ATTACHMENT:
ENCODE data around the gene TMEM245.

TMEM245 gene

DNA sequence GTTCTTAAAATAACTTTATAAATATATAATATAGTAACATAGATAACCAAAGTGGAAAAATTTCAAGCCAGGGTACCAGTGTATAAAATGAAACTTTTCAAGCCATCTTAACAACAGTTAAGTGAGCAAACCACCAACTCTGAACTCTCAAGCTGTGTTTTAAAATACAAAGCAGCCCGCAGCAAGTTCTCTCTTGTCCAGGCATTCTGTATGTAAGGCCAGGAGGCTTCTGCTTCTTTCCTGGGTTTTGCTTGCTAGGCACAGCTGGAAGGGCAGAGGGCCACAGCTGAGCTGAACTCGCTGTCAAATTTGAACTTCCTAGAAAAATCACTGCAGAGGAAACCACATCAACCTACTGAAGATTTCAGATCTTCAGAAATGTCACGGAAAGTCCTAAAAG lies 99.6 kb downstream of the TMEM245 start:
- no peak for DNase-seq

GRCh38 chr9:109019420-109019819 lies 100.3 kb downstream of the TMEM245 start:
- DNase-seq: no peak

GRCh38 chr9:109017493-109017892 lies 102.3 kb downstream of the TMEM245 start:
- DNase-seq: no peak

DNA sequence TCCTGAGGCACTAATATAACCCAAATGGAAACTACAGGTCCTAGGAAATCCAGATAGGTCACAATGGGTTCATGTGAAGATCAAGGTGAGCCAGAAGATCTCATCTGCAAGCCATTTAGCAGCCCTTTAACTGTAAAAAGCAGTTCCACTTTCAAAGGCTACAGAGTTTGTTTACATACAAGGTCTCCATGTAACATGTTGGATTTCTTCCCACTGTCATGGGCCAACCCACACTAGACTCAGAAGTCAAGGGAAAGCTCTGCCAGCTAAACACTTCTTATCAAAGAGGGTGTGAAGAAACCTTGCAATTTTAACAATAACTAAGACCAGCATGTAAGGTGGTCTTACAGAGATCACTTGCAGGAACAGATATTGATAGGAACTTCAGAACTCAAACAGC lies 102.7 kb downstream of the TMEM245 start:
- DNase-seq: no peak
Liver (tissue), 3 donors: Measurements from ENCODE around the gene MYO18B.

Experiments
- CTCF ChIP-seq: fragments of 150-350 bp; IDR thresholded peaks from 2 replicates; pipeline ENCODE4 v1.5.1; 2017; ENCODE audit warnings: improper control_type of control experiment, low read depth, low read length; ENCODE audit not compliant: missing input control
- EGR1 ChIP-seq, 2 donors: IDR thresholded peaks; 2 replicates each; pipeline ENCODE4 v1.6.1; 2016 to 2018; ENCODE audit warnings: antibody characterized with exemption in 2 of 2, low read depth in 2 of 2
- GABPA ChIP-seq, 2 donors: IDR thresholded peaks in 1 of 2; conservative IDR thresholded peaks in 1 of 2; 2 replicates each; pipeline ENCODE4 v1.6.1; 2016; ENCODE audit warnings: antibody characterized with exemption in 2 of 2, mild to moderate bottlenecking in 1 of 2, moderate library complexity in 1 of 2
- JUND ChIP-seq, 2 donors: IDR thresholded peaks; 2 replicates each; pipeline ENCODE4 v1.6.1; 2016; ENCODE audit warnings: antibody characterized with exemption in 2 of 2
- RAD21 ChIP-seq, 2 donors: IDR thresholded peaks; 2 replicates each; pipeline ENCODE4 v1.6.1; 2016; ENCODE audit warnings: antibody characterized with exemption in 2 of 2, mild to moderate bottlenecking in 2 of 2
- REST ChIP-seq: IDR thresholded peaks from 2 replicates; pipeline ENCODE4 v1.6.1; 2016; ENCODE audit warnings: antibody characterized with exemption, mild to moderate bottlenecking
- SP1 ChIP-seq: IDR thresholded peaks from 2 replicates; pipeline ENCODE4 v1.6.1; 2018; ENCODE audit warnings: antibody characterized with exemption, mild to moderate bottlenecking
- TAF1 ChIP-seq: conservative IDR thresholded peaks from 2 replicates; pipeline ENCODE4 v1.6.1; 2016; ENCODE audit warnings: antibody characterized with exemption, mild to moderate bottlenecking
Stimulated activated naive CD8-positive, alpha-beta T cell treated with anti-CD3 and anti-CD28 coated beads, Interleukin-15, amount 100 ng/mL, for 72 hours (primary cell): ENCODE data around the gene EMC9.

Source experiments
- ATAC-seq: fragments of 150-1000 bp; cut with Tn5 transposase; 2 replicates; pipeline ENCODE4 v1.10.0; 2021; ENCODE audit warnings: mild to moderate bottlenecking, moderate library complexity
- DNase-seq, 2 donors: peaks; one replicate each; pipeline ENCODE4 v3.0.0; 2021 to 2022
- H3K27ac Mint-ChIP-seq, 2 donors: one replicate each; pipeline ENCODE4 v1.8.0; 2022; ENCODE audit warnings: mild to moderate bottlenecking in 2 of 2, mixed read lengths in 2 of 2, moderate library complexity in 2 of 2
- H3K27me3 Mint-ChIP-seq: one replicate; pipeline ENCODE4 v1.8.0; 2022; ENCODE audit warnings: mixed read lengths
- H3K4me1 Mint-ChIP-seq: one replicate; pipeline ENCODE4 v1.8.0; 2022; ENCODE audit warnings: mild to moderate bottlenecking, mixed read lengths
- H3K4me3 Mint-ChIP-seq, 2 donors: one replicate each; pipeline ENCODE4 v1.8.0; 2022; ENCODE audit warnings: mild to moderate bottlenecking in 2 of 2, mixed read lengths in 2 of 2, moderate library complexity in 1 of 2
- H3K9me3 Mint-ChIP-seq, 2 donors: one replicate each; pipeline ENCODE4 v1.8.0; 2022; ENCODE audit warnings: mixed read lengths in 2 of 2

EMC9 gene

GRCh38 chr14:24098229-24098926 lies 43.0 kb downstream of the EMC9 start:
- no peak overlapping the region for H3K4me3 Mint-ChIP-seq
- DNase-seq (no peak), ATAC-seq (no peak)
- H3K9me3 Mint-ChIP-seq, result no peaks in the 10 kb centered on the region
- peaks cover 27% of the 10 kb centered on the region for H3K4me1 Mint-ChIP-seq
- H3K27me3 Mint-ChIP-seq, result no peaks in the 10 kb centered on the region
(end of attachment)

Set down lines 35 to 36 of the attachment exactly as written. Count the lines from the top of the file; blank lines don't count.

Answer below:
- peaks cover 27% of the 10 kb centered on the region for H3K4me1 Mint-ChIP-seq
- H3K27me3 Mint-ChIP-seq, result no peaks in the 10 kb centered on the region